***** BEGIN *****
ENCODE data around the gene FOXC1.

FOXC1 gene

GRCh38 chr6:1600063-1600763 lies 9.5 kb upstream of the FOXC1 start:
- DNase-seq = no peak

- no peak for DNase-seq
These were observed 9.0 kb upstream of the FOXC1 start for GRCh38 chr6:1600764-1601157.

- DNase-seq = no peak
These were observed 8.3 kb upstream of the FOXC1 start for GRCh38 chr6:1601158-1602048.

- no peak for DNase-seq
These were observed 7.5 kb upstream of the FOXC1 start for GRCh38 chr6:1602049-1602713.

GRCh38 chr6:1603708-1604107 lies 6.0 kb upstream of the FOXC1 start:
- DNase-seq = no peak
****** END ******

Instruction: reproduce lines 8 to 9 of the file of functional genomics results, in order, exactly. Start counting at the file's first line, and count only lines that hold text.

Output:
These were observed 8.3 kb upstream of the FOXC1 start for GRCh38 chr6:1601158-1602048.

- no peak for DNase-seq